We arrived at the hospital in Texarkana around 4:30 a.m. Sunday morning after driving straight through from Charlottesville. We should have been exhausted, seeing as how we hadn’t really slept in three days. But tired was the last thing we were feeling as we walked into the hospital. It was still dark out and there were no staff at the reception desk. We found the sign for the maternity ward and followed it. My heart felt like it was going to burst out of my chest. We were about to meet our little boy!
Thankfully, the maternity nurse was expecting us and let us in without issue. We went straight to our birthmother’s room, knocked and heard a soft, gentle, “come in.” We opened the door to see her holding Miles, clearly happy and relieved that we were there. “Thank you for coming,” she said. I knew from texting her that she was nervous that we weren’t going to show up. I told her there was no chance of that. None whatsoever. I’m not sure she believed me until she saw our faces, though. She smiled and handed us our son.
He was absolutely perfect. He was a million and one wishes and dreams come true. The intense emotion I immediately felt for this beautiful little boy was overwhelming. He was not of our blood. He was not of our race. But there was absolutely no doubt that he belonged with us. He was one of us. It felt that way from the very first second we saw him. He was our son; we were his mom and dad. Just like that, we were family.
Our birthmother was clearly relieved and told us there was a room adjoining hers where we could take Miles and bond with him. She was exhausted and ready to get some sleep. She said now that we were there she could finally try to relax. She thanked us again. We told her to get some sleep and that it was us who should be thanking her.
We took Miles into the room next door and just stared at him–and then each other. The last 48 hours had been such a whirlwind and now, in the blink of an eye, we were in a hospital in a town in Texas we’d never heard of, with our son. It felt like the craziest, most amazing and spectacularly perfect thing that has ever happened.
The nurse soon came in and brought us a bottle. She congratulated us, told us that Miles was perfectly healthy and that it was time to feed him. She showed us the bassinet and where the diapers were and asked us if we had any questions. We were too busy smiling to ask any, so she left us alone. That first time feeding Miles… I’m surprised I could contain myself. It was as if everything–everything–was right in the world. “Happy” doesn’t do what I was feeling justice.
We stayed with Miles all that day, and for the next three days until he was able to be discharged. We got to know his birthmother, meet her mother, her sisters, and a few of her closest friends. They were all such wonderful, lovely people and they all love Miles so much. It was not an easy thing for them to do, to choose another family to raise Miles, but they were resolute that it was the best decision for him. I took photos of each of them holding Miles and will use those to make him a memory book so he will know how much love surrounded him from the moment he was born.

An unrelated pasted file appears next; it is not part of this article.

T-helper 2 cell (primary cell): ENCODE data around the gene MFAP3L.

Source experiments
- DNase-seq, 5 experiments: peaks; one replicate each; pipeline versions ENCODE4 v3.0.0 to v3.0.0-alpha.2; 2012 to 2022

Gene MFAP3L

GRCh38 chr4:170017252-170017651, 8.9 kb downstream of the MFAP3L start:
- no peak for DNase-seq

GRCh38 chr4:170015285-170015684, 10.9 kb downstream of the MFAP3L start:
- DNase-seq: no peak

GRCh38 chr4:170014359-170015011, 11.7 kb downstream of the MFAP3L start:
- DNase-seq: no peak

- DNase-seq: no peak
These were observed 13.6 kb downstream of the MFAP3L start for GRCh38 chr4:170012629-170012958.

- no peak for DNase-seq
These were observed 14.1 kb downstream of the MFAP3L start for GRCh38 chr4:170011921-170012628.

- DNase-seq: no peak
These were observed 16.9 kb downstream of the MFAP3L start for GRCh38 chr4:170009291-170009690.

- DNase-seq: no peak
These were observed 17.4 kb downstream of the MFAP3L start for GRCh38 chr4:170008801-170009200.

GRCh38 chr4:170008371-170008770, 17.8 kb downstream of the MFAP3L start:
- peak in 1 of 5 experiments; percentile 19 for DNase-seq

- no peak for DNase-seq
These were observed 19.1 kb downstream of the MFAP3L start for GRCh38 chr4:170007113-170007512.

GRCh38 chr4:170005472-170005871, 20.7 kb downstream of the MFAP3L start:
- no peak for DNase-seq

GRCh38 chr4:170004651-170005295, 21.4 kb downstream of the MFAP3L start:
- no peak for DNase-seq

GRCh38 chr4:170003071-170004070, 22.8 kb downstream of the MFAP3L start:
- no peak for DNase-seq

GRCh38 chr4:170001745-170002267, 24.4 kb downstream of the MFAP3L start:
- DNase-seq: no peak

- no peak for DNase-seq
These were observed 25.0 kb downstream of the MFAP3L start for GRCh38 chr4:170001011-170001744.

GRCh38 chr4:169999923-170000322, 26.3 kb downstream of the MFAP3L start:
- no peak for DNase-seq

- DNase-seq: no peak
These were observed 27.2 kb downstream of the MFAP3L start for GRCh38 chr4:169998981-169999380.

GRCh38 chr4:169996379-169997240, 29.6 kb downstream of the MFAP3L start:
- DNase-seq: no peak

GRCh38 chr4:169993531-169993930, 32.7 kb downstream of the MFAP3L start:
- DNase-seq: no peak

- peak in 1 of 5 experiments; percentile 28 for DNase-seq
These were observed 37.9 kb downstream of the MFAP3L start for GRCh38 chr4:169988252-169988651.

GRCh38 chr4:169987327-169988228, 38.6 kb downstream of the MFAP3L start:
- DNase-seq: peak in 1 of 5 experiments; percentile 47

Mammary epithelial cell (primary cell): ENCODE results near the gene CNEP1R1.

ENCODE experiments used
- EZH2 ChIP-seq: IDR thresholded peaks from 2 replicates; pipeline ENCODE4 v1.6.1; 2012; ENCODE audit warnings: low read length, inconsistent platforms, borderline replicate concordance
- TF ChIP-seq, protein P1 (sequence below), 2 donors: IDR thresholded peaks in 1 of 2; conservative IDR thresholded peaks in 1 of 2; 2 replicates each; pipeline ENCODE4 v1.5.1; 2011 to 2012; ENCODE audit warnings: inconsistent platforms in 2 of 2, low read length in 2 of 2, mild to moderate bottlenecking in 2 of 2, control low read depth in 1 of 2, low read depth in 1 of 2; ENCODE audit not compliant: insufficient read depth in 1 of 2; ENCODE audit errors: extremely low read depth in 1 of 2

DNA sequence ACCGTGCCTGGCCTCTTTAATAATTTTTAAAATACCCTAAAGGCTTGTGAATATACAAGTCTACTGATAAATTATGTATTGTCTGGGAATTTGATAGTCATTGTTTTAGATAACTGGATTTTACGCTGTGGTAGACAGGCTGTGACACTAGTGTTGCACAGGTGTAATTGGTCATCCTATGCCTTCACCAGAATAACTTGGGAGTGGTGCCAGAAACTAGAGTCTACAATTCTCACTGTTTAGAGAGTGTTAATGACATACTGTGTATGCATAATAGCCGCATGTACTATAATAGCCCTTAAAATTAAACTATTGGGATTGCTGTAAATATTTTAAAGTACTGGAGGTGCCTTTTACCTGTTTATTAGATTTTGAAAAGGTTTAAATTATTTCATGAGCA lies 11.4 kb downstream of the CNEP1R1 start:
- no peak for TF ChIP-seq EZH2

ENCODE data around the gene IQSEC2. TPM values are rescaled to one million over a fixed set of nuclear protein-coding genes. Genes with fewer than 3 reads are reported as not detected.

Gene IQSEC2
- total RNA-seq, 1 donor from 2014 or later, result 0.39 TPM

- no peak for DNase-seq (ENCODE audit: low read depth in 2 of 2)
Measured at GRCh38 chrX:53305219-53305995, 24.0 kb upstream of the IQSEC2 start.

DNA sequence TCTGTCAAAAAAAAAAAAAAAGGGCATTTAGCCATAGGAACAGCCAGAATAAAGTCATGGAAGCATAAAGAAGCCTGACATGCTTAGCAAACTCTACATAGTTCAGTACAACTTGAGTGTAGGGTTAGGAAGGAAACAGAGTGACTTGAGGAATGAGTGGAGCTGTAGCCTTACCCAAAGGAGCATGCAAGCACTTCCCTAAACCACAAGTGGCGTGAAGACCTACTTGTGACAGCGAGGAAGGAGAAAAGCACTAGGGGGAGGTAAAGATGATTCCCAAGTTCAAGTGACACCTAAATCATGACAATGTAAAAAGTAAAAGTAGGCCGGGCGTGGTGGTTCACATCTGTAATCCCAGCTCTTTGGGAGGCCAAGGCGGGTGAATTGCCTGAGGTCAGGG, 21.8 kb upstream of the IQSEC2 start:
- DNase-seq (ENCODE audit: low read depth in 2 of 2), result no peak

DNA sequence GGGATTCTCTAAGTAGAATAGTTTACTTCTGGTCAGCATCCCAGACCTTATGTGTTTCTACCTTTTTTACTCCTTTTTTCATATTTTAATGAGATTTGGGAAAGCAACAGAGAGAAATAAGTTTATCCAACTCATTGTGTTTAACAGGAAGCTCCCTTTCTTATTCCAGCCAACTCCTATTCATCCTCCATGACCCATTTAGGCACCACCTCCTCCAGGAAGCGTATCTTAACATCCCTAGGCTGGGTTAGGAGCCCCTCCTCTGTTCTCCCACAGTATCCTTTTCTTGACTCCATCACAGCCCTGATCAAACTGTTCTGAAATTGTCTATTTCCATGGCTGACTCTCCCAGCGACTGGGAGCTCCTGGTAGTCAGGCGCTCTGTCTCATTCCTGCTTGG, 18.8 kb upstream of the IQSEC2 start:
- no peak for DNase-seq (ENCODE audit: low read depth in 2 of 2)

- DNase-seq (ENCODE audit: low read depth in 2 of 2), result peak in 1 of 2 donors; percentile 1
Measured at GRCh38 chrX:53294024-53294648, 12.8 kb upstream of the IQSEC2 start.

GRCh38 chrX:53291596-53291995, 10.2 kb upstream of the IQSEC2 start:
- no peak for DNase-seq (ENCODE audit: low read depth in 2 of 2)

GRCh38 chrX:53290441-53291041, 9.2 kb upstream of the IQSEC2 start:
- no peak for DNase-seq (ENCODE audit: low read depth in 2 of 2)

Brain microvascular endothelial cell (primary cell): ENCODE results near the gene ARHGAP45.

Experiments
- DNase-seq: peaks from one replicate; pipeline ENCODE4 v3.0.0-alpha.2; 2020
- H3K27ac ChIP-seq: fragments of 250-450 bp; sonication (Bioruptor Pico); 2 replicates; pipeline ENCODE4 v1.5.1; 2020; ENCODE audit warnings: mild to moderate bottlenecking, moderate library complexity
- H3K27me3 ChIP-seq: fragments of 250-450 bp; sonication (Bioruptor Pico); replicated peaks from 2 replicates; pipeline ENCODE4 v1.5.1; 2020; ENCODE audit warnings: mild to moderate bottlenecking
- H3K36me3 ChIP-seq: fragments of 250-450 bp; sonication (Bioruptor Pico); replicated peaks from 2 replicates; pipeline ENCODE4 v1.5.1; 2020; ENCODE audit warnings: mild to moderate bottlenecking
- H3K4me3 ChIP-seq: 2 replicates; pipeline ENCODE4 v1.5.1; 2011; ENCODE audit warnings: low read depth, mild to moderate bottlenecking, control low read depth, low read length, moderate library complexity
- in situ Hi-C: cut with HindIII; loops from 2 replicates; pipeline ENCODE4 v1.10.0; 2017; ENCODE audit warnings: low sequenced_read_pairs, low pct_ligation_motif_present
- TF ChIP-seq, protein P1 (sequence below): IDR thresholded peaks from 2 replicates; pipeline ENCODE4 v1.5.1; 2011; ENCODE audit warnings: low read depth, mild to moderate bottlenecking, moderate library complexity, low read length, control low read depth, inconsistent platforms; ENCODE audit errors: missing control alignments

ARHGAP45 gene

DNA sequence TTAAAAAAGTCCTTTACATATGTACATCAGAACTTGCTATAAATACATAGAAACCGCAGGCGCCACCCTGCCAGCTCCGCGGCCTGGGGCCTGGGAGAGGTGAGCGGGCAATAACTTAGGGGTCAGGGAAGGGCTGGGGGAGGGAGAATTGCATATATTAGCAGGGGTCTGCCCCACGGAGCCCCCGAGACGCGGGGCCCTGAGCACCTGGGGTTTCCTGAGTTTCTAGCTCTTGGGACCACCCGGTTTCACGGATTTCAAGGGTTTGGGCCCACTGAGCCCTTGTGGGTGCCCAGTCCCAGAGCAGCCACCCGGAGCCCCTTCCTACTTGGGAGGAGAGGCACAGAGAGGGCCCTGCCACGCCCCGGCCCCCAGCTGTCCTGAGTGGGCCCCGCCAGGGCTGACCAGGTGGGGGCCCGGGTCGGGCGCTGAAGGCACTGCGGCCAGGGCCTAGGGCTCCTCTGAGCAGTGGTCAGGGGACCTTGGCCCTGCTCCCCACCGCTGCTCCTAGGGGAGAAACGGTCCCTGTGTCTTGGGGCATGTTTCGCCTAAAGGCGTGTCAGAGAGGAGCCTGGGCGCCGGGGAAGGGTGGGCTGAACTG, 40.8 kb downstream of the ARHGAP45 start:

His birthmother and I were able to have many heart-to-heart talks in the hospital and I’m so thankful for that time. It was quite amazing, really, looking back. It was just us there — no caseworkers, no adoption personnel at all. We had no idea what we were doing. It was such a strange thing: meeting the birthmother of your child–someone you are so incredibly grateful for and vice versa–but who is going through the biggest heartbreak of her life as you are celebrating your greatest joy. I continuously struggled to strike the right balance between expressing my excitement with showing my respect and empathy for what she going through. I couldn’t imagine having the strength to do what she did. She exemplifies what being a mother is all about: putting your child’s needs before your own. We forged a real connection, and I am so glad I will be able to tell Miles what a wonderful, loving, special person his birthmother is. And that we will always consider her part of our family.
I hated leaving the hospital, but the nurses told us to sleep at the hotel. “You’re going to want to stock up on sleep while you can,” they said. So we did and Miles went to the nursery. It was so funny: we didn’t know about Miles 72 hours prior, but now we no longer wanted to be away from him. It was hard to leave him there and go back to the hotel without him. It was like leaving a piece of ourselves behind. It was hard to sleep, too, wondering if this was really happening and whether or not anything was going to go wrong. Surreal times, for sure.
Here are some more photos of Miles on that incredibly special day… the day my heart was permanently annexed from my body.